The schools would be used to extend in-person learning to some groups of students who are easier to instruct in an in-person environment, including Warwick Area Career and Technical Center students who would not have access to special equipment needed for their learning, Warwick Early Learning Center (WELC) students, and kindergarteners.

In the case of special education programs, many of the students receiving those services do so in stable groups, one of the suggested mitigations to limit transmission of the virus, said Jennifer Connolly, director of Special Services. Also, she said, federally required standardized tests for the students cannot be accomplished online.

Kevin Oliver, maintenance and custodial supervisor at Warwick Schools, said they’ll add 12 cleaning staff to Warwick Vets on the day shift and another six at night to clean the building to CDC standards. Drum Rock and the WACTC would also receive additional cleaning staff.

The state has also given Warwick Schools 169 thermometers, 4,500 children’s masks, 3,900 adult masks, 109 surgical masks, 95 N-95 masks, and 38 face shields.

While Thornton intended for both special education students and kindergarteners to attend Veterans Middle School, that plan met with opposition from School Committee members.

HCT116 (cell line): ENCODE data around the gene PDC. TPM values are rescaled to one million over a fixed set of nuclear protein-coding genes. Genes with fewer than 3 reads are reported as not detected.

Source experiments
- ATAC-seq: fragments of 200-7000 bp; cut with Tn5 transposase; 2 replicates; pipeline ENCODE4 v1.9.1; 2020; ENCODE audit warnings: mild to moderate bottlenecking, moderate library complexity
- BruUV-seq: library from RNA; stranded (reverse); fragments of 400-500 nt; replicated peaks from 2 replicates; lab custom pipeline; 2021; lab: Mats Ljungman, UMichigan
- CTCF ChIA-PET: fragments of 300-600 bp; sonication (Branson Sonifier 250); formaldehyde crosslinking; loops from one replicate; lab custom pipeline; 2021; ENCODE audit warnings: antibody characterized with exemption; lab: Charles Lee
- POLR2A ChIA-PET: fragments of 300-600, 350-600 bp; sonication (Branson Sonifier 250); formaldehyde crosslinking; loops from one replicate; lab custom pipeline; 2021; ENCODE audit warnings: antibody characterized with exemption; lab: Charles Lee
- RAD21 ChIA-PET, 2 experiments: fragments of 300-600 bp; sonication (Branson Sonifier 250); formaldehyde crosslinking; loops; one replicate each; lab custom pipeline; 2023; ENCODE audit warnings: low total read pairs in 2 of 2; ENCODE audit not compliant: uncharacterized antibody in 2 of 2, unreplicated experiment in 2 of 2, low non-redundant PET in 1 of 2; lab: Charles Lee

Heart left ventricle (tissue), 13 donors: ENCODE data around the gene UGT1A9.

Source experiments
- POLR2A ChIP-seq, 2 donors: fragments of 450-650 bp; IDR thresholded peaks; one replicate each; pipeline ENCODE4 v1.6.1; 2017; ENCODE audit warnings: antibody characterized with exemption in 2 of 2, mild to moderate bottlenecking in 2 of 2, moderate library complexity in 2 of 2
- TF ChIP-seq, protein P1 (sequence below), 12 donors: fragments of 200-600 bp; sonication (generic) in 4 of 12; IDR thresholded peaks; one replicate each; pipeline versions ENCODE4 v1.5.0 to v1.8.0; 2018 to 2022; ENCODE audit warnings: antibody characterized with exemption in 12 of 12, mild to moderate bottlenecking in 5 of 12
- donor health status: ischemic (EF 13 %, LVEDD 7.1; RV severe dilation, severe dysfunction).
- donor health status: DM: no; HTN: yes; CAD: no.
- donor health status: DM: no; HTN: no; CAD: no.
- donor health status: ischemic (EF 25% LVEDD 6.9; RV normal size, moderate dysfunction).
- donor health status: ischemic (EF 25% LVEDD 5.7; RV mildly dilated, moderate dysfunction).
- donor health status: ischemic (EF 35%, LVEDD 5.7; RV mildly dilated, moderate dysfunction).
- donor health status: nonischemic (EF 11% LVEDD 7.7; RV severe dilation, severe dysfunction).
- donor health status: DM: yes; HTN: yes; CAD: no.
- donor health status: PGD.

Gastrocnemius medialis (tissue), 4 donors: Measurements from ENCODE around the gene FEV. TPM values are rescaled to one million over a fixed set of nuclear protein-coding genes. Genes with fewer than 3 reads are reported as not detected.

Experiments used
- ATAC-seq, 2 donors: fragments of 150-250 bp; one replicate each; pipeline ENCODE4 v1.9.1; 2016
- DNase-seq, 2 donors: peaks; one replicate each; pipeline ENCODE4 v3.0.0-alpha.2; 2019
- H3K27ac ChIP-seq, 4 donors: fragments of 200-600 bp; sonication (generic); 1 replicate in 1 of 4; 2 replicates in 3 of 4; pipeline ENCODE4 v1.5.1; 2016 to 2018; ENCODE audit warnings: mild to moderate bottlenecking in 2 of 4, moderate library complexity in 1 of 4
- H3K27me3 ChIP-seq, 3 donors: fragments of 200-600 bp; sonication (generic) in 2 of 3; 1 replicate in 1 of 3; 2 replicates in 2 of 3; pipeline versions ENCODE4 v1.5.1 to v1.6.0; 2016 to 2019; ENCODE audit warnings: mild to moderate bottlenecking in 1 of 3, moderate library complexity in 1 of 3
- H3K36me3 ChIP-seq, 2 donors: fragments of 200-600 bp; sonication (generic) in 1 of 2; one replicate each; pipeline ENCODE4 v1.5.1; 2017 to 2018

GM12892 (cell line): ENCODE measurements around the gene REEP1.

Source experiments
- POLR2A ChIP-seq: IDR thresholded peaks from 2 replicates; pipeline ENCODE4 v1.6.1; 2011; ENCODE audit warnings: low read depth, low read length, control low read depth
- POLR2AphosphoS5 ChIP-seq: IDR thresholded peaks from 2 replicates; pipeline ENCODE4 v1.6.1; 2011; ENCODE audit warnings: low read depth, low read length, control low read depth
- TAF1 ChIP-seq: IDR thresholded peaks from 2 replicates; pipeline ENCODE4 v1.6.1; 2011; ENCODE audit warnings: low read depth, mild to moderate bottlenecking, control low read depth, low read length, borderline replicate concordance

“This is a good plan,” Thornton said Thursday. “We have the funding, we have the staffing, and we have the PPE.”

The district has hired temporary teachers and teacher assistants, building substitutes, nine nurses for kindergartens, temporary building aides, and lunch aides.

All students will receive a bag filled with learning materials, which they will not be encouraged to share. Lunches will be bagged. Dismissal times will be staggered. Also, said Assistant Superintendent Lynn Dambruch said the students will not be crowding together in halls between classes, since students will be kept to one room in stable groups throughout their day, including for lunch, only leaving the classrooms for bathroom breaks.

“We have more than enough supervision,” noted Dambruch.

Amendment excludes kindergarten at Veterans

Cobden supported special education students returning to classes but objected to sending kindergarten students to the same building for what would have been four hours of instruction and teachers staying on an hour after that.